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Jump bike sharing


Uber Adds JUMP Electric Bike-Sharing Company To Its Mobility Portfolio

Uber has acquired electric bike sharing company JUMP for a reported $100 million. It is part of Uber’s plan to offer many forms of mobility to its customers.

Uber’s new CEO, Dara Khosrowshahi, says the company’s mission is “bringing together multiple modes of transportation within the Uber app — so that you can choose the fastest or most affordable way to get where you’re going, whether that’s in an Uber, on a bike, on the subway, or more.” This week, Uber announced it has acquired JUMP, a bike-sharing company created in 2010 by Ryan Rzepecki. The JUMP fleet now consists of 12,000 bikes in 40 cities and 6 countries around the world, including an electric bike fleet in San Francisco. The terms of the deal have not been made public, although TechCrunch suggests a figure of $100 million is the best guess among those who are supposed to know such things.

Jump bike sharing

JUMP and Uber have been working for several months to integrate the bike-sharing option into the Uber app so that it appears in the top left corner of the screen whenever a customer opens the app. JUMP began operating its electric bike-sharing service in San Francisco in January, a city known for its challenging terrain that can make bike riding an ordeal. Having an electric motor gives JUMP a competitive advantage over its competitors such as Motivate’s Ford GoBike.

Jump also offers the convenience of being dockless, meaning customers can leave the bikes anywhere in the city provided they are locked to a bike rack or utility pole. According to Mercury News, the company plans to charge the bikes at a central warehouse until such time as bike chargers are available at convenient locations within the city. Riders pay a monthly subscription fee to access the JUMP bike share fleet.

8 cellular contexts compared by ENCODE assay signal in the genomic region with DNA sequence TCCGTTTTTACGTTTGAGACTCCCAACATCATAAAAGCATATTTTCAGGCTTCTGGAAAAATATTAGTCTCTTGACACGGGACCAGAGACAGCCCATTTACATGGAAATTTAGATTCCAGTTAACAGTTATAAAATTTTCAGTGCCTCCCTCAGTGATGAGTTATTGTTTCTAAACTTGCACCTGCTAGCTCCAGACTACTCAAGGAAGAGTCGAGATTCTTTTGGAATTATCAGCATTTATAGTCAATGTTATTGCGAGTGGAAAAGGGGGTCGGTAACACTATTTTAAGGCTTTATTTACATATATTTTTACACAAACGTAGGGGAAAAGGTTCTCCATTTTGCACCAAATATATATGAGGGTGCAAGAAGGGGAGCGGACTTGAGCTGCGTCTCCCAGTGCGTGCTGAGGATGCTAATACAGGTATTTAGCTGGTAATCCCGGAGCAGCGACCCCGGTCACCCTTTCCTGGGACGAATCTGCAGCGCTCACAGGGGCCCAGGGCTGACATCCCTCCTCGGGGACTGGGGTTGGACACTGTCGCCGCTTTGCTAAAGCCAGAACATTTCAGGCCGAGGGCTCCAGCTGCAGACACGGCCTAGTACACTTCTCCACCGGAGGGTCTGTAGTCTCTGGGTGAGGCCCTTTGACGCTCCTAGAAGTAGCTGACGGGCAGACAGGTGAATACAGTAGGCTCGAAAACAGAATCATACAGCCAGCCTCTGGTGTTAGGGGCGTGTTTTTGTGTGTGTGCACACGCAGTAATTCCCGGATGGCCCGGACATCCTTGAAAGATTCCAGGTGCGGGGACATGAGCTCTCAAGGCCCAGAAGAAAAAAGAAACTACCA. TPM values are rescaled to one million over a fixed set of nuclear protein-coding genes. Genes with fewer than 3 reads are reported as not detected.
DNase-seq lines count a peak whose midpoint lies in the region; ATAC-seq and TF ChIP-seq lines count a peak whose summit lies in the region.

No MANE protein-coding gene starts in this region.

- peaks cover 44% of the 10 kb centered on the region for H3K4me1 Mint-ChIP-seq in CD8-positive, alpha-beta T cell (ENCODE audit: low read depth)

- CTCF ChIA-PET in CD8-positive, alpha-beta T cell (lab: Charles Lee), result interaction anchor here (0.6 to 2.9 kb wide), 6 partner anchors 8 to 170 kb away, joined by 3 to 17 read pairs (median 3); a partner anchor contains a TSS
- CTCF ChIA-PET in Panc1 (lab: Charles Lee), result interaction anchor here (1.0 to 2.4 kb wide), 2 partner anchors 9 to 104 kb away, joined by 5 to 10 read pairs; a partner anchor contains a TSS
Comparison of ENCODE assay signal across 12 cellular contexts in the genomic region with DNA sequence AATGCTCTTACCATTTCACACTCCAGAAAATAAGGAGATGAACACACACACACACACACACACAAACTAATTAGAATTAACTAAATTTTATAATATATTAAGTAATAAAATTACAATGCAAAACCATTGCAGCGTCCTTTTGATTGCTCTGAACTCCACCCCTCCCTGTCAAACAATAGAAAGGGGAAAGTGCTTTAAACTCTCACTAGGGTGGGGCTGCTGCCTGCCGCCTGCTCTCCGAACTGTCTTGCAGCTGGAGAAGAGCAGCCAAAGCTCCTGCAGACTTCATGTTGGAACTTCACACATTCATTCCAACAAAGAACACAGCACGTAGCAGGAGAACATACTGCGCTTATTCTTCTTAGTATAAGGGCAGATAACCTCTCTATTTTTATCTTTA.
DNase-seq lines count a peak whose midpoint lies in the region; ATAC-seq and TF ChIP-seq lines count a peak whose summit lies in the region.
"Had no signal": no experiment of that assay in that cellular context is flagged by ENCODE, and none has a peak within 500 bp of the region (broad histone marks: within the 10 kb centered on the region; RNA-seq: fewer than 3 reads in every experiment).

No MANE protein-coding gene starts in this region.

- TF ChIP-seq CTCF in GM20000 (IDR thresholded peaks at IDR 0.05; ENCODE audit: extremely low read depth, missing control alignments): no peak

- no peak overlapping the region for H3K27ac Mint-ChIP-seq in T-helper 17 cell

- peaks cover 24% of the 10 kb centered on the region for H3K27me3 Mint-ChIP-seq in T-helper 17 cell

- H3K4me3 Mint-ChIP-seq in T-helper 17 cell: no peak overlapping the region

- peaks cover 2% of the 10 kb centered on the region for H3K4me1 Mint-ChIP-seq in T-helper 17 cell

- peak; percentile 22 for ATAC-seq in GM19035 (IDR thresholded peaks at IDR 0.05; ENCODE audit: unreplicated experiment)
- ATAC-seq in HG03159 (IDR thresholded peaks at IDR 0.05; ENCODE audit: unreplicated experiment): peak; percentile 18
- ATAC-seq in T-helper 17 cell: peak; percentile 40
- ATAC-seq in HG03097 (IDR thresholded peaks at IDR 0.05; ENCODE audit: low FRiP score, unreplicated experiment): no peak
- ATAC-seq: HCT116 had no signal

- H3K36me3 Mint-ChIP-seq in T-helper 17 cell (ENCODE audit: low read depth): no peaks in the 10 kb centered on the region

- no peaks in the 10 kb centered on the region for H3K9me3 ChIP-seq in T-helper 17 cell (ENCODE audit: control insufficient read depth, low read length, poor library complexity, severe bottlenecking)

Horror stories about dockless shared bikes being abandoned in vacant lots, parked in trees, or discarded in waterways have been circulating around the internet in the past few years. Complaints about the bikes blocking sidewalks so they become a hindrance to pedestrians are common in cities where dockless bike-sharing has been tried. The JUMP bicycles come with a built-in U lock that can be used to secure them when riders are done riding them. Presumably customers who do not secure the bikes properly will suffer a penalty sufficient to prevent such bad behavior.

Oddly enough, waving a fistful of dollars under Ryan Rzepecki’s nose was not sufficient to close the deal. Uber was tainted by a number of scandals while founder Travis Kalanick was in charge. Rzepecki tells The Verge, “When we first began talking to Uber they were going through an extremely difficult time, with negative headlines each week and a massive change in leadership. We expected to find a toxic work environment and a broken culture. Instead, everyone we met was smart, passionate, and genuinely wanted to help our team succeed.

“Through our collaboration we realized that we shared Uber’s vision of multi-modal mobility and had the same goal of decreasing car ownership. Even more importantly, we could see the shift in the company once Dara was named CEO as he began leading with humility and in a way that we felt reflected our values. It soon became clear that with such strong synergies and alignment on mission, JUMP could better accomplish its goals if it were part of Uber.”

JUMP presently has 250 of its bright red electric bikes available in San Francisco and will add another 250 in nine months. The city’s transit authority will monitor the program over the next 18 months to see if the company can solve the issues that have plagued dockless bike-sharing in other cities. Motivate, which operates a fleet of Ford GoBikes, has the exclusive right to operate a bike-sharing service in San Francisco. It consented to the JUMP trial on a one-time basis, so what will happen at the end of the 18-month trial period is unclear.

Ryan Rzepecki is very clear about his objectives, however. “Our goal is to deliver something that riders find to be amazing,” he says. “If we deliver a solution that’s low cost and affordable and they feel super-human while riding, we’ll be able to create enough momentum to expand.”

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Steve writes about the interface between technology and sustainability from his homes in Florida and Connecticut or anywhere else the Singularity may lead him. You can follow him on Twitter but not on any social media platforms run by evil overlords like Facebook.


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